# Service the client with a 30s timeout
      a := TaskStream(NonBlockStream(a), t, 30000) 
      write("\tHandling...")
      repeat {
         s := a.read() | {
            write("\tRead failed ", &why)
            break
         }
         # An input of "x" shuts down the server
         if s == "x" then {
            x_flag := 1
            break
         }
         # An input of "q" ends this client's session
         if s == "q" then 
            break
         a.write(map(s))
      } 
      write("\tEnd of handling.")
      a.close()
      t.revert()
   })
   t.start()
end

procedure main()
   local f, x, lf

   # Use a 50ms delay in the Scheduler's call to poll.
   sched := Scheduler(50)

   x := Task(sched, create {
      f := NetStream.announce("tcp!*!7000") | stop(&why)
      write("Listening...")
      repeat {
         lf := f.listen(, x) | stop(&why)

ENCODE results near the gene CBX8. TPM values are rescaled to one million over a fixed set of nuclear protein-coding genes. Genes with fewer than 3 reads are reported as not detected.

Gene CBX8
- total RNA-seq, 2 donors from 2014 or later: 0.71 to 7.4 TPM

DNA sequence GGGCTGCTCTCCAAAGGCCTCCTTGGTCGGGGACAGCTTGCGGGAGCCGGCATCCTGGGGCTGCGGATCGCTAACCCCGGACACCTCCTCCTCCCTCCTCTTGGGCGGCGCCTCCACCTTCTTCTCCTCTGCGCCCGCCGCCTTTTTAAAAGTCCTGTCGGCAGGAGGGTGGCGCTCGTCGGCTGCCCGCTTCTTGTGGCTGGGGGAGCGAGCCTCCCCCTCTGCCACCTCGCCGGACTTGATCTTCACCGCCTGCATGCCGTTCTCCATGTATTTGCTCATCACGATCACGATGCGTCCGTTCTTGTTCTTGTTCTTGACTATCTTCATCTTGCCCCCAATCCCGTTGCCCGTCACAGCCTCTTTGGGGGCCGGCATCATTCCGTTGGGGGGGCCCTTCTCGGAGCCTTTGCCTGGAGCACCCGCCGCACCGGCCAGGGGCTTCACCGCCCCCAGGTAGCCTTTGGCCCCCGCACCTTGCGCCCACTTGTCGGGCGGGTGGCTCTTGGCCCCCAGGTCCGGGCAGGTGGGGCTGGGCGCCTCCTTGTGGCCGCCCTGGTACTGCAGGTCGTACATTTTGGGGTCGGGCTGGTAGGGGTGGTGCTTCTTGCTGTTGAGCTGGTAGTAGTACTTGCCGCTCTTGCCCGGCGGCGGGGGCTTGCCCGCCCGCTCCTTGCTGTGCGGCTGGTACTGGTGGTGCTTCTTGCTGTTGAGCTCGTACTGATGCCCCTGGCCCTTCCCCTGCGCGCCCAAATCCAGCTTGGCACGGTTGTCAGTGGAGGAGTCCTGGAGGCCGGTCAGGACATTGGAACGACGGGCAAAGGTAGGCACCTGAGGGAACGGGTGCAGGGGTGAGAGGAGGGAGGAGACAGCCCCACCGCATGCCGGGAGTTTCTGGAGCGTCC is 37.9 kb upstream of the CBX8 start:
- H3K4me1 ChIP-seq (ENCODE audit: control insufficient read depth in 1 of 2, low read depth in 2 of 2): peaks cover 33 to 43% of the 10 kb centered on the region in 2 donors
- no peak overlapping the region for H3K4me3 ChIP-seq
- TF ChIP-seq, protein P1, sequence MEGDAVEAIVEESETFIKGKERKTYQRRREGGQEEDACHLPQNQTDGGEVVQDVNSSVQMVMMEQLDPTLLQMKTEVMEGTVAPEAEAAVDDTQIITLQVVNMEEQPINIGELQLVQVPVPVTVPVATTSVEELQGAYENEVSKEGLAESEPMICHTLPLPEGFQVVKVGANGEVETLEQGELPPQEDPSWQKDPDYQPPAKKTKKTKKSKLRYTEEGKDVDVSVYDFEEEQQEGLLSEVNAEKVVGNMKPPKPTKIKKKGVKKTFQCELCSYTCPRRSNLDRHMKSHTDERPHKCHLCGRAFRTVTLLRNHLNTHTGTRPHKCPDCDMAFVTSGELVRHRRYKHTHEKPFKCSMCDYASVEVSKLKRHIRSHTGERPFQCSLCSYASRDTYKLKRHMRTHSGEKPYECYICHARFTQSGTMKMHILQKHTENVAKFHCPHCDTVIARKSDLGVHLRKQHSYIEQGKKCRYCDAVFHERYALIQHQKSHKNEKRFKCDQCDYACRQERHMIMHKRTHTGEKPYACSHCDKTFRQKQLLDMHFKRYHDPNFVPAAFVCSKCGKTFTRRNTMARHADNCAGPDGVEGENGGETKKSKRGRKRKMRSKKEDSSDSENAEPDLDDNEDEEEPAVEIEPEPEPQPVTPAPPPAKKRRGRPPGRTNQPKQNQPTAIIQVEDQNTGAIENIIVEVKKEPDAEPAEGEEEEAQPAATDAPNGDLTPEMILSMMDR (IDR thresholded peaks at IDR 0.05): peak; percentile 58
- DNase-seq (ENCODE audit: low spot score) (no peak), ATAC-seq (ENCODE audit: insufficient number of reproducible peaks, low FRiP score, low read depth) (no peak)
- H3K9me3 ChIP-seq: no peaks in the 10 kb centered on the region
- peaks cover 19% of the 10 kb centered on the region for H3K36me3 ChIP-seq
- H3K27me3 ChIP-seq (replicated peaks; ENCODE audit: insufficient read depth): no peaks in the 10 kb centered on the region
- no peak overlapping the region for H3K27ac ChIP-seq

lf.accept()
         handle(lf)
      }
   })
   x.start()

   until \x_flag do {
      sched.work()
      # Could do some extra work between polls.
   }

   f.close()
   write("Exiting")
end

Other additions

The io.Files class provides some additional methods which are Plan 9 specific. Files.unmount_windows unmounts unmounts any Object Icon window mount directories in /n; this is useful to avoid inadvertently creating a reference to the mount on a fork; such a reference will keep the window open after it is closed by the program.

The Files class also includes bind, mount and unmount methods which do what you would expect. Mount option flags can be found in io.MountOpt.

The Files.wstat method (and DescStream.wstat too) is slightly different in Plan 9, allowing the length and name to be set too. The Stat class has some Plan 9 additions, including the file name.

FileStream has two static methods, open9 and create9, which match more exactly the Plan 9 open and create system calls. Option flags can be found in io.FileOpt9. The pipe() call is also extended to take option flags for the pipe files.